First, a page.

Some Denver residents are still unaware of the roundup and mass killing of over a thousand Canada geese in Washington Park and other Denver city parks, which took place toward the end of June. The city claimed that the geese were a health problem; and the goose meat is going to the homeless.
Before getting to the rationale for the mass killing of innocent creatures in our parks, it’s worth reflecting on the irony of giving their meat to the homeless. The meat is likely tainted with pesticides and metals, and a few years ago some city officials seemed to think that this precluded feeding the meat to the homeless. Evidently the city has now resolved its doubts on that score. The city also recently defeated, overwhelmingly, Initiative 300, which in effect would have legalized homelessness in Denver by repealing the “camping ban.” Congratulations, homeless people! You won’t be able to sleep anywhere — but you WILL get some goose meat of questionable quality.
Initiative 300 (on homelessness) had the support of the ACLU and the Democratic Party; and Denver is an overwhelmingly Democratic town. But after someone with LOTS of money flooded the city with yard signs urging us to vote NO on 300 — I never saw a single “Yes” sign — the “No” alternative got over 80% of the votes. All right, there may have been some legitimate questions about Initiative 300. But I didn’t see reason and debate in this campaign. All I saw was greedy people with a lot of money more concerned about the city’s image than about the homeless.
The same process is at work with the mass killings of the geese. The geese presented an image problem. People who live close to Washington Park have complained about the geese and their poop, and there is considerable reason to sympathize with them. But while there is reason for concern about the poop, somehow the fact that the geese poop doesn’t seem to deserve the death penalty.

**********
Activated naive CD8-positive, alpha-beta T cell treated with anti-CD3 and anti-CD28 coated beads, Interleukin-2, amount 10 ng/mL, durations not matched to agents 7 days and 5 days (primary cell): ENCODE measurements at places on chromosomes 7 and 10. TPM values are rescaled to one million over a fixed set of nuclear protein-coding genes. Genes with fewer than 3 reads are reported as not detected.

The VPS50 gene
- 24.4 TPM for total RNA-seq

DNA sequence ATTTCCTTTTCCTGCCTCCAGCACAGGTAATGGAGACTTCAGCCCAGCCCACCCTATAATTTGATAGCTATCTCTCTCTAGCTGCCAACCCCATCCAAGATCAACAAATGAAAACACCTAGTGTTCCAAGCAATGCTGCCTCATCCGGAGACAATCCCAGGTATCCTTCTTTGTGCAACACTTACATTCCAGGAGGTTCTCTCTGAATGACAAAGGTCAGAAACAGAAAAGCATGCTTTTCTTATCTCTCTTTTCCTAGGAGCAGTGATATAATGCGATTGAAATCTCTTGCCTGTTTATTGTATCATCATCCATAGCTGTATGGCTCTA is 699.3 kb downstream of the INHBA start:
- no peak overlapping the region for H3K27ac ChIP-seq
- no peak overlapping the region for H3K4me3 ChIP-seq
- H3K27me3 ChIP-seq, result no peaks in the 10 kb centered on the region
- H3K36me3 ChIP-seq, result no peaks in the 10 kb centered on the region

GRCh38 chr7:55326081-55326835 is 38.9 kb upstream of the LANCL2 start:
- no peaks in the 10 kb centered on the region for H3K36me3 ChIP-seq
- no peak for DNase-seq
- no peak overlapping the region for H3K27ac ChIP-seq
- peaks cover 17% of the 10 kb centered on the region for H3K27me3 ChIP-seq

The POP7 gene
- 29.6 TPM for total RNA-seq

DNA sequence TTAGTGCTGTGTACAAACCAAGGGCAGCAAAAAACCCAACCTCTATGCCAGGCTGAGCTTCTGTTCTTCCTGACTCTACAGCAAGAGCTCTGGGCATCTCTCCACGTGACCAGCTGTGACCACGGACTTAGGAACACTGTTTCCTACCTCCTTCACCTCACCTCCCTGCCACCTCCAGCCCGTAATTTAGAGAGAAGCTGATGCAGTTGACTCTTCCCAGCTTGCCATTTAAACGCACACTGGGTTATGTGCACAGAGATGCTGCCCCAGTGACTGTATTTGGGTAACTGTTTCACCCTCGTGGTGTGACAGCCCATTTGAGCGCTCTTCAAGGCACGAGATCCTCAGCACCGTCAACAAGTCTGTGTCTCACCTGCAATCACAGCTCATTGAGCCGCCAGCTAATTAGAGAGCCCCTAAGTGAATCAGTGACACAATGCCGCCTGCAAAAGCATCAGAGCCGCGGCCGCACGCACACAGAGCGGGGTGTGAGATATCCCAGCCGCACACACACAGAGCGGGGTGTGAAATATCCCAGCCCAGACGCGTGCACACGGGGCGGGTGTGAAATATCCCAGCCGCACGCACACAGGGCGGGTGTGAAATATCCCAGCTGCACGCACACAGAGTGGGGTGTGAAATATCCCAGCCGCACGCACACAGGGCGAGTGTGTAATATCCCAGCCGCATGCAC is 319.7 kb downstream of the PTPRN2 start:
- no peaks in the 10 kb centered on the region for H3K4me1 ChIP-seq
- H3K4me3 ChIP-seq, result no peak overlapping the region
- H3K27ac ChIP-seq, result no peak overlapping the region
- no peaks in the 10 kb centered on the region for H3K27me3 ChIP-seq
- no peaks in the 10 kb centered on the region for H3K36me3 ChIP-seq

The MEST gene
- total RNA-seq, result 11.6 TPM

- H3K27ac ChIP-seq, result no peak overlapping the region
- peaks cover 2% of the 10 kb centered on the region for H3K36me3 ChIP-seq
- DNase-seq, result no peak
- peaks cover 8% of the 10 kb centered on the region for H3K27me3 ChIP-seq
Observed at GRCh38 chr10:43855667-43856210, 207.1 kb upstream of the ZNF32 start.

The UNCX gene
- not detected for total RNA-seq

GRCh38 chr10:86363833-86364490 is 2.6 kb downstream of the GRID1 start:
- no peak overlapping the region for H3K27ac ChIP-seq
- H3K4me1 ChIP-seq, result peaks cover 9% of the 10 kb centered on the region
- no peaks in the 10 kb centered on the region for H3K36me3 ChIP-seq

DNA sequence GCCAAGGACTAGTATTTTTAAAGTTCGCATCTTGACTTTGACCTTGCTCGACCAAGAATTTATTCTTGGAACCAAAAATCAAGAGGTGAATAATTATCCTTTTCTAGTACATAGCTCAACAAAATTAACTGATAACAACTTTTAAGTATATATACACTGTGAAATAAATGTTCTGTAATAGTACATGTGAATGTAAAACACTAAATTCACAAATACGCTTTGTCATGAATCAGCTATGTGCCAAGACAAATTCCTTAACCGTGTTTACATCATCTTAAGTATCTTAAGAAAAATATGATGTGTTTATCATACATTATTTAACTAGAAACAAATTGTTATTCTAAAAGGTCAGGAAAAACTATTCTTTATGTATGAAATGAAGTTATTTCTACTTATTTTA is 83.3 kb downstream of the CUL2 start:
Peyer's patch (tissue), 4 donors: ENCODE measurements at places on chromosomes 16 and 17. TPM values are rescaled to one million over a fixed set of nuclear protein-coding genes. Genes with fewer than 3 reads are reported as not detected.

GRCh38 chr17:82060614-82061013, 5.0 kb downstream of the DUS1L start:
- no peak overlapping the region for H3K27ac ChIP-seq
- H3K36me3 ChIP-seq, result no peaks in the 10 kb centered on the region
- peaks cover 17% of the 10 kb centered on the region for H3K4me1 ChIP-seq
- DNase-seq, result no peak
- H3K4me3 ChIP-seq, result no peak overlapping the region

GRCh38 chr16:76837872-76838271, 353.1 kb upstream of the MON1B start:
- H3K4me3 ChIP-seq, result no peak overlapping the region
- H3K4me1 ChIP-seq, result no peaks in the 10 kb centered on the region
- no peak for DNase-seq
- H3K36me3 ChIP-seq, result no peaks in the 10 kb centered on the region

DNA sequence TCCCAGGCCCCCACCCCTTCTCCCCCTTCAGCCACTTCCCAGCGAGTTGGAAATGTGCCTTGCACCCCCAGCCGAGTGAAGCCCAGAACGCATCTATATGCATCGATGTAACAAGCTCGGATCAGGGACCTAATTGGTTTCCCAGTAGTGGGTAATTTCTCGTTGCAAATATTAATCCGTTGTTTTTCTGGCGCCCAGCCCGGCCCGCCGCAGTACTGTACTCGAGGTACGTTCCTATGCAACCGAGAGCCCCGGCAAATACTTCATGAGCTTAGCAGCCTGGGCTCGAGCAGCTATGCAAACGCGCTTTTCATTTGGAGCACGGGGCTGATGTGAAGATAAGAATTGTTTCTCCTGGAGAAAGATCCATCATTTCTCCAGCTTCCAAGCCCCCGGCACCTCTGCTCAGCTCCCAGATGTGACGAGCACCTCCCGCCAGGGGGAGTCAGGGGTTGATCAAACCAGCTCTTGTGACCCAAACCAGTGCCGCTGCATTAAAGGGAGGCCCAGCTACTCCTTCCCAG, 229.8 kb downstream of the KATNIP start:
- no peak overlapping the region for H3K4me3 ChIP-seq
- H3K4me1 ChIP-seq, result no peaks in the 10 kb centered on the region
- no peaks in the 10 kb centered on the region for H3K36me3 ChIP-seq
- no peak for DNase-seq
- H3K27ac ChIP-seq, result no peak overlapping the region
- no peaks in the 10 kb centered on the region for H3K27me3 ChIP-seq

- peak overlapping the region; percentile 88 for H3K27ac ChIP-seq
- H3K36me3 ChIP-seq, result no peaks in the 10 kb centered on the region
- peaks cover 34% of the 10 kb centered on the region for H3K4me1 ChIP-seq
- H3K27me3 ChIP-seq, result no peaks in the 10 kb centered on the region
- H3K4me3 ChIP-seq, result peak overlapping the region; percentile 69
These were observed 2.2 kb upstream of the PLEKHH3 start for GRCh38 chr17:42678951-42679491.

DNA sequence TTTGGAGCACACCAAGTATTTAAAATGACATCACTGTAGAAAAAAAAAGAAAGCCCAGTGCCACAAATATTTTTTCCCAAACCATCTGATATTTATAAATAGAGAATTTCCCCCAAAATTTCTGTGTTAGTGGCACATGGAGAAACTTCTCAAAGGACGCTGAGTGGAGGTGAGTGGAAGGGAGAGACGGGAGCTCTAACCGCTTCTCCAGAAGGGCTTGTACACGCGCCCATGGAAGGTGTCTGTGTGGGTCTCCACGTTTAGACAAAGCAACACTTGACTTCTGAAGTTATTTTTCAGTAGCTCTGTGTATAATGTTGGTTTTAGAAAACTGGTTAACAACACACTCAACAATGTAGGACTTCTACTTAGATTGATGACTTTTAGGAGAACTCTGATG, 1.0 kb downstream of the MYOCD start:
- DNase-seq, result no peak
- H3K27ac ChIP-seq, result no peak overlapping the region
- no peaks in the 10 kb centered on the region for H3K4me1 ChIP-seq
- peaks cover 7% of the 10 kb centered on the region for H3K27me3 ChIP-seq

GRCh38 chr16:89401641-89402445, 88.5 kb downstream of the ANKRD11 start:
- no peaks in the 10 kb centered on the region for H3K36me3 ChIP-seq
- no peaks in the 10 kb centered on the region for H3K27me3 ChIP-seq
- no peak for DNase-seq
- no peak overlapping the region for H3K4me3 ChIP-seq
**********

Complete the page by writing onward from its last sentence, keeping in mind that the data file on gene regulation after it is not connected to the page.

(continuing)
Do the geese present a health problem? It is hypocritical, but necessary, to insist on this, because the permit to kill the geese specifically says that “You may not use this authority in situations in which migratory birds are merely causing a nuisance” (emphasis in original). Certainly we should be cautious about coming into contact with geese; but so far, the idea of substantial health hazards from wild geese seems to lack a scientific basis. Some who work with wildlife on a regular basis believe that the chances of picking up disease from geese is remote, even for those who have regular, hands-on contact. A 2001 review article found disease links “difficult to prove”; a 2017 article reviewed over a dozen possibilities, including avian flu, Salmonella, and Campylobacter, but found no evidence of disease transmission to humans or livestock. Show us the science, please.
This whole process was corrupt and hypocritical from the very beginning. Most likely, the decision to kill the geese was made in secret last year, but the killing only began once Mayor Hancock had won re-election in one of the closest city elections in recent memory. If this decision had been publicized at the same time it was made, there is a strong possibility that Hancock would have been defeated.
The geese, like the homeless, present Denver with an image problem. Rather than work together for an effective resolution, the city decided to kill the former and feed them to the latter.